Kit Woolsey says that the pipple count of position A is 448 pipples. In other words, a pipple is a time unit worth the hundredth of a roll.

Every backgammon player should be aware that the pipple count of a bearoff (or racing) position is its very most significant number. (By the way, notice that, by comparing roller's position and its opponent's position, BVBOINQ can calculate bearoff CPWs with absolute errors always smaller than 0.2%).

### Woolsey's Formulae

The formulae given in 1993 by Kit appear to give very accurate approximations of the pipple count of any bearoff position. His method consisted of starting with the "optimally shaped" position having the same pipcount and number of men than the position currently studied, to get its pipple count and to add pipples according to how much the shape observed on the current position has deteriorated compared to the optimal shaped position. However the computing method seems so complicated that I suspect that no backgammon player in the world was courageous enough to memorize the tables of coefficients required to perform the whole mental calculations.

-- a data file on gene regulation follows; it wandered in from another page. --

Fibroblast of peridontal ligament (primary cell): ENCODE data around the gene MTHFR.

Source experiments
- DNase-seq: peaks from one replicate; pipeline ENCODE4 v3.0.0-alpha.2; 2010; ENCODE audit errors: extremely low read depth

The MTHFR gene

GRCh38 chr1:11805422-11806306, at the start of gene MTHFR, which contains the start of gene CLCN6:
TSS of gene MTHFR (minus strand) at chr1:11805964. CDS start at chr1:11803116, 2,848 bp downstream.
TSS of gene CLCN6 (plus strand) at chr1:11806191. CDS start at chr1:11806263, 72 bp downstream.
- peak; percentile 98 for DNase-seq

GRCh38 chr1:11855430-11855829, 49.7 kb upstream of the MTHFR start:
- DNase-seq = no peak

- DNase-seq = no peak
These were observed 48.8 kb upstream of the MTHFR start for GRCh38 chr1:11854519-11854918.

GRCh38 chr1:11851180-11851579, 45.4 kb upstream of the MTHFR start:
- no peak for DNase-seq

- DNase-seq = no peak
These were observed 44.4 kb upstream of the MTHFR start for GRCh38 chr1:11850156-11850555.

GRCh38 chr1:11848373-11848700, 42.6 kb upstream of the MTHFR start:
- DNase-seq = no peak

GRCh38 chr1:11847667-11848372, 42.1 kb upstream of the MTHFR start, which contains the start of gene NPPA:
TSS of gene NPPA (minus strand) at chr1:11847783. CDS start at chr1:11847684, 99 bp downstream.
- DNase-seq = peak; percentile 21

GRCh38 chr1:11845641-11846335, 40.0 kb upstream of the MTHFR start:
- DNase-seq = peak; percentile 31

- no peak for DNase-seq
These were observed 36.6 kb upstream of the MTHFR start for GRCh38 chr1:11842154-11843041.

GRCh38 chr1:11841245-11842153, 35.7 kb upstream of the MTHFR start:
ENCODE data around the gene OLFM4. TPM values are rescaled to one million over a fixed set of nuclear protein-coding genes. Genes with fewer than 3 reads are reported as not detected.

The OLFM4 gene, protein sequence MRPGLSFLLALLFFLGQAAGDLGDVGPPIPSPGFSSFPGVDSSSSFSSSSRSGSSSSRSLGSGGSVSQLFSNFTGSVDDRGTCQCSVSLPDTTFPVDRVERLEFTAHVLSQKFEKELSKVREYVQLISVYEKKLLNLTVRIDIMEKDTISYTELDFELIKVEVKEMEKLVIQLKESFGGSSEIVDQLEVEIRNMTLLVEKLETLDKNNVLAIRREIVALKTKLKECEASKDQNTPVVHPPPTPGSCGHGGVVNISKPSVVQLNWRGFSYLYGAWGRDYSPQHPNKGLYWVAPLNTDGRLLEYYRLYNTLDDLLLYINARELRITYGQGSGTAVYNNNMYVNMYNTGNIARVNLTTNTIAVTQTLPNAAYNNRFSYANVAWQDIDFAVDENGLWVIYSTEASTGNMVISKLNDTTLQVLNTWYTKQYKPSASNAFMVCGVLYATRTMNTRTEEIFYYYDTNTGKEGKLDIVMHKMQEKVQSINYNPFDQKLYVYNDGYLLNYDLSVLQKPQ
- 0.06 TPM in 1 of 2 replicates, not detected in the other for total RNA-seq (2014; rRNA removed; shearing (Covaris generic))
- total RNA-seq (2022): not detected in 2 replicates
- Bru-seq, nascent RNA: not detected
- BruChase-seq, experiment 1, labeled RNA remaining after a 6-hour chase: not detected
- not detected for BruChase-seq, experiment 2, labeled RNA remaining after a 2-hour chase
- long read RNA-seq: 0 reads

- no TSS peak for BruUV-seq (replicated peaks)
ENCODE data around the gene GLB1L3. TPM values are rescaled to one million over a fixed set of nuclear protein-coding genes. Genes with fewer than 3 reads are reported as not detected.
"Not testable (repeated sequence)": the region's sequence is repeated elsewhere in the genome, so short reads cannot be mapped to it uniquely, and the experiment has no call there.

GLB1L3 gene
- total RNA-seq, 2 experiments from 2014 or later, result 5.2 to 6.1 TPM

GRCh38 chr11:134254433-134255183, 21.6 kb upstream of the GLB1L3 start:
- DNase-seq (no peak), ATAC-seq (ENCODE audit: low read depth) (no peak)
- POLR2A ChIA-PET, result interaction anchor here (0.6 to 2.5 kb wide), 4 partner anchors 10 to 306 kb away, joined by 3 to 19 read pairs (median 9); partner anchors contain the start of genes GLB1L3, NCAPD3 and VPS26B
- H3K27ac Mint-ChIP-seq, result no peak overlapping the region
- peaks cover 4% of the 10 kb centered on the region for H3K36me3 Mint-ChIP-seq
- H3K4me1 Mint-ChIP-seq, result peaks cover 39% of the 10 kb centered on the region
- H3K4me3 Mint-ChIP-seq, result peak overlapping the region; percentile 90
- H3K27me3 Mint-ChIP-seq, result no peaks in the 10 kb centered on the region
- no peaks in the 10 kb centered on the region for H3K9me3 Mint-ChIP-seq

### And What about Neural Networks?

My opinion was that a neural network should be in itself a set of formulae capable to compute an approximation of the pipple count. No doubt about this: input the 6 numbers on the first layer of the network, define 6 neurons on a single hidden layer and give the pipple count as the single output, use standard "threshold functions": your computer will give a tremendously accurate approximation of the pipple count (a job fellow of mine tried it). Unfortunately, if computers can calculate complicated threshold functions, multiply various coefficients, and add everything, most of our poor human brains cannot, and this method does not address conveniently our problem of over-the-board estimations.